Long Island Man Sentenced to Two Years for Trafficking Rhinoceros Horns

Fengyi Zhou, a resident of Syosset, New York, and the owner of a business specializing in Asian works of art, was sentenced today to two years of imprisonment for one count of information of wildlife trafficking in violation of the Lacey Act for illegally trafficking horns from endangered black rhinoceros, the Justice Department announced.

The sentence was announced by Acting Assistant Attorney General Jeffrey H. Wood of the Department of Justice’s Environment and Natural Resources Division and Greg Sheehan, Acting Director of the U.S. Fish and Wildlife Service (USFWS).

According to papers filed in federal court, Zhou admitted to purchasing as many as five uncarved rhinoceros horns from another Asian arts dealer in New York. Along with the horns, Zhou was given an “Endangered Species Bill of Sale,” from which Zhou was made aware that four of the horns were purchased in Texas and unlawfully transported to New York. Immediately after purchasing the rhinoceros horns, Zhou offered to sell and later sold the horns, to an associate who was a Chinese national residing in the People’s Republic of China for more than $130,000.

“Illegal trade in rhino horn and ivory undermines vital efforts to protect imperiled species and is a serious violation of U.S. and international laws,” said Acting Assistant Attorney General Jeffrey H. Wood of the Environment and Natural Resources Division. “The Justice Department will continue to prosecute those guilty of illegal wildlife trafficking.”

“Today’s sentencing sends a strong message to those individuals who choose to exploit and illegally traffic black rhinos and other imperiled wildlife,” said U.S. Fish and Wildlife Service Deputy Assistant Director for Law Enforcement Ed Grace. “We appreciate the efforts and dedication of all of our partners involved in this case and will continue to work with the Department of Justice and others to punish these criminals to the fullest extent of the law.”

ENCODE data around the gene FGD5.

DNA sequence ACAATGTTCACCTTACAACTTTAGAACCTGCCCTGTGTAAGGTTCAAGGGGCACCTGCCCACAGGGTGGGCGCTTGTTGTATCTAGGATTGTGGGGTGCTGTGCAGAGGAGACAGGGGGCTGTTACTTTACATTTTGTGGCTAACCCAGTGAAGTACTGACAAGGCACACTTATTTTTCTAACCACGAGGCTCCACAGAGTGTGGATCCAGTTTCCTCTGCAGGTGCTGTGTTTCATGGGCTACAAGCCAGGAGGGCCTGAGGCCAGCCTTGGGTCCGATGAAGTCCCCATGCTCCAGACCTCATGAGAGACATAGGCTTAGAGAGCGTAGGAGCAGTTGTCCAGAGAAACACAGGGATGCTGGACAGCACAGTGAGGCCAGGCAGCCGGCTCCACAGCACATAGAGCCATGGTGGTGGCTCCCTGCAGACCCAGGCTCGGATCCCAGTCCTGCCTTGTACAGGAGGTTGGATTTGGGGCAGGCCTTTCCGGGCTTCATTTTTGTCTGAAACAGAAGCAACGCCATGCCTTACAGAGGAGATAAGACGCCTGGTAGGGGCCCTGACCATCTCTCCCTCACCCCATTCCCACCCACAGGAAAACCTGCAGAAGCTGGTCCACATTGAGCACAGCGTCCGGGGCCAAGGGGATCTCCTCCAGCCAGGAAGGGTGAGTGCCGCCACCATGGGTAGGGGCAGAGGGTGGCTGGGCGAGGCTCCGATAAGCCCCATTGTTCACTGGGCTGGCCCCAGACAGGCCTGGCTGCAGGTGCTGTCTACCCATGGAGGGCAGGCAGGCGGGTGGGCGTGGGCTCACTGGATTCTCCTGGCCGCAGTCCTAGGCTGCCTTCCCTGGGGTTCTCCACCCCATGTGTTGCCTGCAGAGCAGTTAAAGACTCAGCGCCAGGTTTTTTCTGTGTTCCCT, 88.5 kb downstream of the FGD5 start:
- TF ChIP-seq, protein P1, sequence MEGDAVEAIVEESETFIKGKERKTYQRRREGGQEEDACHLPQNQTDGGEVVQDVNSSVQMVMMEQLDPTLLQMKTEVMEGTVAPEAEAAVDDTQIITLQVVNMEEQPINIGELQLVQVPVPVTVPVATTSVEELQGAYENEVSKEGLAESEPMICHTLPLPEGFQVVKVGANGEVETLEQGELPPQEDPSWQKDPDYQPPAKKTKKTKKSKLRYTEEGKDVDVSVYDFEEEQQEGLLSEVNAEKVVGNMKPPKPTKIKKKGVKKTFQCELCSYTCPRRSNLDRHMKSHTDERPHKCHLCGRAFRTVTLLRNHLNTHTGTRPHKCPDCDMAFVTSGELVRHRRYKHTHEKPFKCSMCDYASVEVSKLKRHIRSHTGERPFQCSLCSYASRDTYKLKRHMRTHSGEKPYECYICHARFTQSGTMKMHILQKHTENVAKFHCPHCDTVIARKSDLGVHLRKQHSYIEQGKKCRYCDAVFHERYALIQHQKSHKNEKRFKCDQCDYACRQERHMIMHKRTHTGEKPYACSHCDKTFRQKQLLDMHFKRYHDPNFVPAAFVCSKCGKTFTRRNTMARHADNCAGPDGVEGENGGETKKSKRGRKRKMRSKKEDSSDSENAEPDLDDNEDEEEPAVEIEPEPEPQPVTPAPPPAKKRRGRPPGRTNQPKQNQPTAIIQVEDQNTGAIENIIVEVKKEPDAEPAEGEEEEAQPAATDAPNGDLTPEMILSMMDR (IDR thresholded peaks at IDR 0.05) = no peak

Zhou was identified as part of “Operation Crash,” a nationwide crackdown by federal, state and local law enforcement agencies against those who engage in illegal trafficking of rhinoceros horns. A “crash” is the term for a herd of rhinoceros. Operation Crash is an ongoing effort to detect, deter and prosecute those engaged in the illegal killing of rhinoceros and the unlawful trafficking of rhinoceros horns. As of November 2015, Operation Crash has resulted in the prosecution and sentencing of nearly 32 subjects and recovery of approximately $5.6 million through forfeiture and restitution.

Since 1976, trade in rhinoceros horns has been regulated under the Convention on International Trade in Endangered Species of Wild Fauna and Flora (CITES), a treaty signed by over 180 countries around the world to protect fish, wildlife, and plants that are or may become imperiled due to the demands of international markets. All species of rhinoceros are protected under the federal Endangered Species Act are protected under United States and international law.

The investigation was led by the Justice Department’s Environmental Crimes Section and the U.S. Fishery and Wildlife Service’s Office of Law Enforcement. The attorneys prosecuting the case were Lauren D. Steele and Gary N. Donner of the Justice Department’s Environmental Crimes Section of the Environment and Natural Resources Division.

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